Friday, December 6, 2013

New Google Plus Cover Image Size by Greg Gifford

Once again, Google has changed the size of Google Plus cover images. The change rolled out yesterday, and we’ve got to say – finally Google did something right.

The last version was ridiculously huge – and since Google only displayed the bottom of the photo, most of the image was never seen. Everyone complained, and for once, Google has listened and created a better solution.

The new image retains the 16:9 aspect ratio, but it’s displayed at a much smaller size. Since the display ratio is the same, you don’t have to change your image – it’s automatically updated. So what’s the size, you ask? The maximum image dimensions are 2120 x 1192, but you can upload a cover image as small as 480 x 270. The recommended image size is 1080×608.

Your entire image is visible when you land on the page, so businesses can provide a much better branding experience. The ugly dark gradient that was added to the bottom of the cover image is gone, so your photo looks exactly the way you want it to look.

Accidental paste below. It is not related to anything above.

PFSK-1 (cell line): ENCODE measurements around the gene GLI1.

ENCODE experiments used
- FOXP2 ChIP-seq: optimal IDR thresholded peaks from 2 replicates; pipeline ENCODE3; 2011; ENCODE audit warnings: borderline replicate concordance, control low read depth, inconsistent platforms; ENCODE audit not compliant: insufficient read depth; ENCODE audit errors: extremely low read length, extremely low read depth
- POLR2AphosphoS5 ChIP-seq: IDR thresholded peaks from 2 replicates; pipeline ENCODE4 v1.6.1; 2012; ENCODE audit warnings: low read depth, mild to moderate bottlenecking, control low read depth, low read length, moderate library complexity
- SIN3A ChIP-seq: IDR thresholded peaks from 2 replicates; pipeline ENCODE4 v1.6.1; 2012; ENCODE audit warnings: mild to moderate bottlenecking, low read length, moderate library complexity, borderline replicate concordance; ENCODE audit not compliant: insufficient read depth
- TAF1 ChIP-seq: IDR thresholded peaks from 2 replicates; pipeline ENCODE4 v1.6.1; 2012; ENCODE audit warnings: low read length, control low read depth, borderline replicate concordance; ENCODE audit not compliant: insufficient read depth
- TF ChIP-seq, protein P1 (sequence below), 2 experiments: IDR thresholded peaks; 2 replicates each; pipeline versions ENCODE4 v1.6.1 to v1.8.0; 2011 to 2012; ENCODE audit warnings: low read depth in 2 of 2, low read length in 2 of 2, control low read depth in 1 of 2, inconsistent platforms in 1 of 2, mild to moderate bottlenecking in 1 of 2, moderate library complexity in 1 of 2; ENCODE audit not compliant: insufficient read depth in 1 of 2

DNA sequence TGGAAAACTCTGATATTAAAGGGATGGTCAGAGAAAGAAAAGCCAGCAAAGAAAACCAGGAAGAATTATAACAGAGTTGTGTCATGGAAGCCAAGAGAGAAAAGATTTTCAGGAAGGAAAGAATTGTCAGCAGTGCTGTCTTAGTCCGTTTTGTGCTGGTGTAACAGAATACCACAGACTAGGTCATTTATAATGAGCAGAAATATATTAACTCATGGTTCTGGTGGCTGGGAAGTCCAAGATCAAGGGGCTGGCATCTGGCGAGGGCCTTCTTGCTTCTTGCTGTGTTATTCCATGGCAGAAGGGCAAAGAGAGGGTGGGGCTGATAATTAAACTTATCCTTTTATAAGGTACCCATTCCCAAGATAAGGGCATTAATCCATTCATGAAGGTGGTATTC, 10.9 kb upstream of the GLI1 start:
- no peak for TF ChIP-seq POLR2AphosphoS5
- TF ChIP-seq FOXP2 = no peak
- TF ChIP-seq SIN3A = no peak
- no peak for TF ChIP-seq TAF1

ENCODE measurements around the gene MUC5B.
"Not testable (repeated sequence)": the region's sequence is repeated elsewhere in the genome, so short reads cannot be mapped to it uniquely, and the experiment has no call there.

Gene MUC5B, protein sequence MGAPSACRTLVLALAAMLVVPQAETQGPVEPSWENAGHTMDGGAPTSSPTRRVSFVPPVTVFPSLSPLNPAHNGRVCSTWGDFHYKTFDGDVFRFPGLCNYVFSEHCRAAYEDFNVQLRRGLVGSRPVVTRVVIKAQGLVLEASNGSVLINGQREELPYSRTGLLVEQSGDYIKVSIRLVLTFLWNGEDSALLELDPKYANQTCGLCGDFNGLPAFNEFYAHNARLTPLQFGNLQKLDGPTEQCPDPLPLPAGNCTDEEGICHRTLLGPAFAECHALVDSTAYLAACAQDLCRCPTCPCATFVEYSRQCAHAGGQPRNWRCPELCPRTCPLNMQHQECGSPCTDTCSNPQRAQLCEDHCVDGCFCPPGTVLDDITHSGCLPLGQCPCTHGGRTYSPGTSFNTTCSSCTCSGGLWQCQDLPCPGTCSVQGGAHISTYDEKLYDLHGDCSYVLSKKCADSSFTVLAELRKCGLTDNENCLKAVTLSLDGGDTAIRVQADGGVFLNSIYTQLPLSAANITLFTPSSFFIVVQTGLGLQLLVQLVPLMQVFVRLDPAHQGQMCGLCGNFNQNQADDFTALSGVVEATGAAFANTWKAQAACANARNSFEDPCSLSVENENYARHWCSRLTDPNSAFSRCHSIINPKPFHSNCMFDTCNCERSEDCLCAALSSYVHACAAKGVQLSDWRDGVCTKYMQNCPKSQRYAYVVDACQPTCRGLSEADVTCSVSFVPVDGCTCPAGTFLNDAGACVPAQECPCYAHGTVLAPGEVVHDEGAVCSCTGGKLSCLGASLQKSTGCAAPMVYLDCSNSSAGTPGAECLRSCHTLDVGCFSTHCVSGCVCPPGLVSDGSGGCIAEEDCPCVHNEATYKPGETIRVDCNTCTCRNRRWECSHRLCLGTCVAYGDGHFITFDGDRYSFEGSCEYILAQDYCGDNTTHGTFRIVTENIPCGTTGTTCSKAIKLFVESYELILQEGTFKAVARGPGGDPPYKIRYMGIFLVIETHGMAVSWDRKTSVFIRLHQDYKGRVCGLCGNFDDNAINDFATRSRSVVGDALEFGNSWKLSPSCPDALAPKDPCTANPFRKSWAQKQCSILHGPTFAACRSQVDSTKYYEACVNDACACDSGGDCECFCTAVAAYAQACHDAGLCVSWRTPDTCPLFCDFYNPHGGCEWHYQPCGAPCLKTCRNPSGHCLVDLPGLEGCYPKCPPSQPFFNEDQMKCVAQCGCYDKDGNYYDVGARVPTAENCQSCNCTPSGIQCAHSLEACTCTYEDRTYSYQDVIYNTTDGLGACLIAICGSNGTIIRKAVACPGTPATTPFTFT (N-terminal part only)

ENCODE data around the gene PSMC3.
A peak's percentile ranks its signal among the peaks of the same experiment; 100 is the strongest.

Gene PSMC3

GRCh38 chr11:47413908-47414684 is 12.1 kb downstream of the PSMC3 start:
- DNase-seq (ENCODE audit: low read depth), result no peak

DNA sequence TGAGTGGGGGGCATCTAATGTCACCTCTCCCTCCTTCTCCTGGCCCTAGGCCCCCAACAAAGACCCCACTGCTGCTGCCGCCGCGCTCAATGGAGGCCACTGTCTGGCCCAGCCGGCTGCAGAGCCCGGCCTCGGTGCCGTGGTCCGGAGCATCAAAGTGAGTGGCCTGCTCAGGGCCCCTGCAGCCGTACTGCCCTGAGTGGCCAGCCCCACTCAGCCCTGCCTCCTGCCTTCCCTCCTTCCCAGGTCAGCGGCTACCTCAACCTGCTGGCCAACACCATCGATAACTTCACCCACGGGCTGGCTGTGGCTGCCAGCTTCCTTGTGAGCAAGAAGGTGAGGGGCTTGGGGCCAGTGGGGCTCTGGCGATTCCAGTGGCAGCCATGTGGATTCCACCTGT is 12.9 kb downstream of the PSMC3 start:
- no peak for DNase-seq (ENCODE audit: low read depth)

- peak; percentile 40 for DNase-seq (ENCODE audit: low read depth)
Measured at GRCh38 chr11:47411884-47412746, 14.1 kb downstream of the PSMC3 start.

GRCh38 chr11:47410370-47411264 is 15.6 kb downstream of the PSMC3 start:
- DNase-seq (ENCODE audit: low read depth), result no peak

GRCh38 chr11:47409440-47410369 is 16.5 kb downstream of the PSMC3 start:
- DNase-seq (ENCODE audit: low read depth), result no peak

Your business info now appears to the left, over a blurred background – so it’s much easier to read and doesn’t cover any of your photo. The blurred background is created using the center of your cover image, so the colors match nicely. It’s a much more modern look, and the info display is much more user friendly.

Check out a comparison of the old cover image size vs. the new:

That’s the same cover image in each photo – you can see how the new display shrinks the image down and adds the blurred info display background on the left. Here’s a larger sized shot of the new cover image size:
new Google Plus cover image and info display
Make sure you check your business page and see what the new cover image size looks like. Many businesses had their important info near the bottom of the image to try to take advantage of the old display style – if your image has everything crammed into the bottom, you’ll need to upload a better image immediately.